RALEIGH, N.C. (Legal Newsline) - North Carolina Attorney General Roy Cooper warned consumers to keep an eye out on Tuesday for businesses charging high prices during and after the current winter storm.
North Carolina's price gouging law will be in effect due to a declared state of emergency. Cooper said a winter storm is expected to bring ice and snow to much of the state.
While many businesses are supportive during such times of crisis, Cooper warned North Carolinians to be on the lookout for businesses attempting to overcharge consumers.
"Many businesses work to help their communities when bad weather strikes, but if you spot anyone using this storm to make an unfair profit off of consumers, let us know about it," Cooper said.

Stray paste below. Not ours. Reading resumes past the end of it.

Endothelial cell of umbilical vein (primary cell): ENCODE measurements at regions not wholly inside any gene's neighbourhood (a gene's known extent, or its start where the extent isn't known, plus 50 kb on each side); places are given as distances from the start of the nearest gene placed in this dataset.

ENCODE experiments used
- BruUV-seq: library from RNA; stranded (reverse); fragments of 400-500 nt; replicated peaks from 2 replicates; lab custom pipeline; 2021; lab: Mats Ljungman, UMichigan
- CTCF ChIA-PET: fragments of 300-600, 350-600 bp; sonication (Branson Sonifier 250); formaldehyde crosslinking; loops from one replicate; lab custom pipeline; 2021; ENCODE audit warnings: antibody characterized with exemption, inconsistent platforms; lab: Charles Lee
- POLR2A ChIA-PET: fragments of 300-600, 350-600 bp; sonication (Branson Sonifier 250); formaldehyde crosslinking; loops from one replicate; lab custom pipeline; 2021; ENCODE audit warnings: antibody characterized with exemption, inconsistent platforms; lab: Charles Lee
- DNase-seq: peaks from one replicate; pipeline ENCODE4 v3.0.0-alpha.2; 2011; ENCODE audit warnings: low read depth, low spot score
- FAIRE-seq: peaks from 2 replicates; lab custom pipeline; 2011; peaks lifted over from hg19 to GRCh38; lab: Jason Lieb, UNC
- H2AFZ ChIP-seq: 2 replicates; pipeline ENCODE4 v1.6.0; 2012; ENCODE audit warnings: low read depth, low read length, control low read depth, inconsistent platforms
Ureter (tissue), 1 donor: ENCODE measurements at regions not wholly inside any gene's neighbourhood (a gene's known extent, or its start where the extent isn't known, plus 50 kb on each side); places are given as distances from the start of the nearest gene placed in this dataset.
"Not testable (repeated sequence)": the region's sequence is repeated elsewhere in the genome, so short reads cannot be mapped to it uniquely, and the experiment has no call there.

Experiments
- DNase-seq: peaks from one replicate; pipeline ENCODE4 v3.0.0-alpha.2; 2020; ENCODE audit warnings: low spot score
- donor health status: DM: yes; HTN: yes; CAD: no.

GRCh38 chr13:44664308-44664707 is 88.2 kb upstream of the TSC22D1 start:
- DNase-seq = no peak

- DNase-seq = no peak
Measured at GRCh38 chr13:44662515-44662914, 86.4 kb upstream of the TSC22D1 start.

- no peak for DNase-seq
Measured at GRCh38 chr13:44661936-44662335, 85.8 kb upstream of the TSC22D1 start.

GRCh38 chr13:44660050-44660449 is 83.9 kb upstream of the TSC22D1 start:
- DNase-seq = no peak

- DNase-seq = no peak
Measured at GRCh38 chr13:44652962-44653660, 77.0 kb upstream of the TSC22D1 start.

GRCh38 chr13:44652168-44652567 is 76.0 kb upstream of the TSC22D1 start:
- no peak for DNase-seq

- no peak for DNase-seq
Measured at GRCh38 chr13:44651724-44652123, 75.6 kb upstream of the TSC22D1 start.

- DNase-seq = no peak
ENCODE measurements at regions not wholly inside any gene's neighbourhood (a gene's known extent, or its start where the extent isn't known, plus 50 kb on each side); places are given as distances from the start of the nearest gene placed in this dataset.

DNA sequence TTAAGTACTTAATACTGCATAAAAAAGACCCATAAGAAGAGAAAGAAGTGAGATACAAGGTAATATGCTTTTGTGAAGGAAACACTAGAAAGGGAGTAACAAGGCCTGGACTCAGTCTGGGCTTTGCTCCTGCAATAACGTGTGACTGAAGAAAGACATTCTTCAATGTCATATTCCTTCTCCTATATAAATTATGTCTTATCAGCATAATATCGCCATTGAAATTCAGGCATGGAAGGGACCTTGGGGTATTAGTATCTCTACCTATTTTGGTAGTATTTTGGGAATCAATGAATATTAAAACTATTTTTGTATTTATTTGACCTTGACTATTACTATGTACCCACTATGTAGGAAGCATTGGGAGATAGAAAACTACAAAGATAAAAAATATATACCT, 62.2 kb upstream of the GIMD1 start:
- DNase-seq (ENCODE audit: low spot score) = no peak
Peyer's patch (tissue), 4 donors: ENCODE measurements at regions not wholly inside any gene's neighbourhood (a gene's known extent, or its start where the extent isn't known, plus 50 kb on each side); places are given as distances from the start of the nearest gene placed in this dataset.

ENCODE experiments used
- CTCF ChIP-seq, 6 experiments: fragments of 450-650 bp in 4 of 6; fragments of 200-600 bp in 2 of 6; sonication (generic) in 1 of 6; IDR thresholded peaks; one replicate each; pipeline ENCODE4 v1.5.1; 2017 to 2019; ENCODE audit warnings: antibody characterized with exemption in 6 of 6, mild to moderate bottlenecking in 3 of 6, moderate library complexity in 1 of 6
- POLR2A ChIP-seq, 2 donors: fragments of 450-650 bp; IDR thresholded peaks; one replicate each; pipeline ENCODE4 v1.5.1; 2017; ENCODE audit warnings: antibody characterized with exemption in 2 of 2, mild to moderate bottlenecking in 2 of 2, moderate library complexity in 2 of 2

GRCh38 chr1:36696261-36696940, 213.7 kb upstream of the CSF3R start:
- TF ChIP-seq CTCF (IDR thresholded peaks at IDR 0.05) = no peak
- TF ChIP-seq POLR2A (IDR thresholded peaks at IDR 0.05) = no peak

Price gouging, or charging excessive prices during times of crisis, is against North Carolina law when an emergency, disaster or abnormal market disruption is declared or proclaimed by the governor. Businesses may not charge too much for critical services and goods during the state of emergency. The law applies to businesses at all levels of the supply chain, including the manufacturer, the distributor and the retailer.
In the past, Cooper enforced NC General Statute 75-38, the state's price gouging law, to win thousands of dollars in penalties from violators and refunds for consumers.
Consumers can contact Cooper's Consumer Protection Division to report potential price gouging.
The state of emergency declared on Tuesday applies to the entire state of North Carolina and is in effect until rescinded.